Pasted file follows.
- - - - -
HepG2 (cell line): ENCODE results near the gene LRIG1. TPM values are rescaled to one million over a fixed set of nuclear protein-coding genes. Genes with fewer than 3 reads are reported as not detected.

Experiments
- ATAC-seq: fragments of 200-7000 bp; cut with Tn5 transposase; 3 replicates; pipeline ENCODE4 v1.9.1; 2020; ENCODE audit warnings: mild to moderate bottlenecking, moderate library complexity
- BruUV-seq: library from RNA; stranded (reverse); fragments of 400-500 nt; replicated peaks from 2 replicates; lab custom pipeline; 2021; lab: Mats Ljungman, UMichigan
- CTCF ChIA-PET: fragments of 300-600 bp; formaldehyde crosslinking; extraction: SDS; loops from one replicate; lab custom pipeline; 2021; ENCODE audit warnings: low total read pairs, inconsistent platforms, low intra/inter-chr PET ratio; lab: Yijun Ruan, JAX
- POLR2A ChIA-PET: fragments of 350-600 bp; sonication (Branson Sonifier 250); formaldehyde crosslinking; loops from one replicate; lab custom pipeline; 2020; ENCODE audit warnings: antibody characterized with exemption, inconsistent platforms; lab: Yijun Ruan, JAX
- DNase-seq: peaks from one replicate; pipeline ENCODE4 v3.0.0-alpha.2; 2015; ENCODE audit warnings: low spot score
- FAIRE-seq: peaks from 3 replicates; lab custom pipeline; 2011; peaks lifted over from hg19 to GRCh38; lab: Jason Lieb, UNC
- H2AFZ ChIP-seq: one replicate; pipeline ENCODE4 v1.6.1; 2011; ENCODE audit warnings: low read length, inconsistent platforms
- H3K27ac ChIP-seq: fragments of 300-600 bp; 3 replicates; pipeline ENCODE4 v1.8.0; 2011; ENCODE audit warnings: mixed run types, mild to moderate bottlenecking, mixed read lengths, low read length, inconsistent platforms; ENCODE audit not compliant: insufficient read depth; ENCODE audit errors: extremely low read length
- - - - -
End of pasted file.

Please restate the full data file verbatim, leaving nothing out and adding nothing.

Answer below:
HepG2 (cell line): ENCODE results near the gene LRIG1. TPM values are rescaled to one million over a fixed set of nuclear protein-coding genes. Genes with fewer than 3 reads are reported as not detected.

Experiments
- ATAC-seq: fragments of 200-7000 bp; cut with Tn5 transposase; 3 replicates; pipeline ENCODE4 v1.9.1; 2020; ENCODE audit warnings: mild to moderate bottlenecking, moderate library complexity
- BruUV-seq: library from RNA; stranded (reverse); fragments of 400-500 nt; replicated peaks from 2 replicates; lab custom pipeline; 2021; lab: Mats Ljungman, UMichigan
- CTCF ChIA-PET: fragments of 300-600 bp; formaldehyde crosslinking; extraction: SDS; loops from one replicate; lab custom pipeline; 2021; ENCODE audit warnings: low total read pairs, inconsistent platforms, low intra/inter-chr PET ratio; lab: Yijun Ruan, JAX
- POLR2A ChIA-PET: fragments of 350-600 bp; sonication (Branson Sonifier 250); formaldehyde crosslinking; loops from one replicate; lab custom pipeline; 2020; ENCODE audit warnings: antibody characterized with exemption, inconsistent platforms; lab: Yijun Ruan, JAX
- DNase-seq: peaks from one replicate; pipeline ENCODE4 v3.0.0-alpha.2; 2015; ENCODE audit warnings: low spot score
- FAIRE-seq: peaks from 3 replicates; lab custom pipeline; 2011; peaks lifted over from hg19 to GRCh38; lab: Jason Lieb, UNC
- H2AFZ ChIP-seq: one replicate; pipeline ENCODE4 v1.6.1; 2011; ENCODE audit warnings: low read length, inconsistent platforms
- H3K27ac ChIP-seq: fragments of 300-600 bp; 3 replicates; pipeline ENCODE4 v1.8.0; 2011; ENCODE audit warnings: mixed run types, mild to moderate bottlenecking, mixed read lengths, low read length, inconsistent platforms; ENCODE audit not compliant: insufficient read depth; ENCODE audit errors: extremely low read length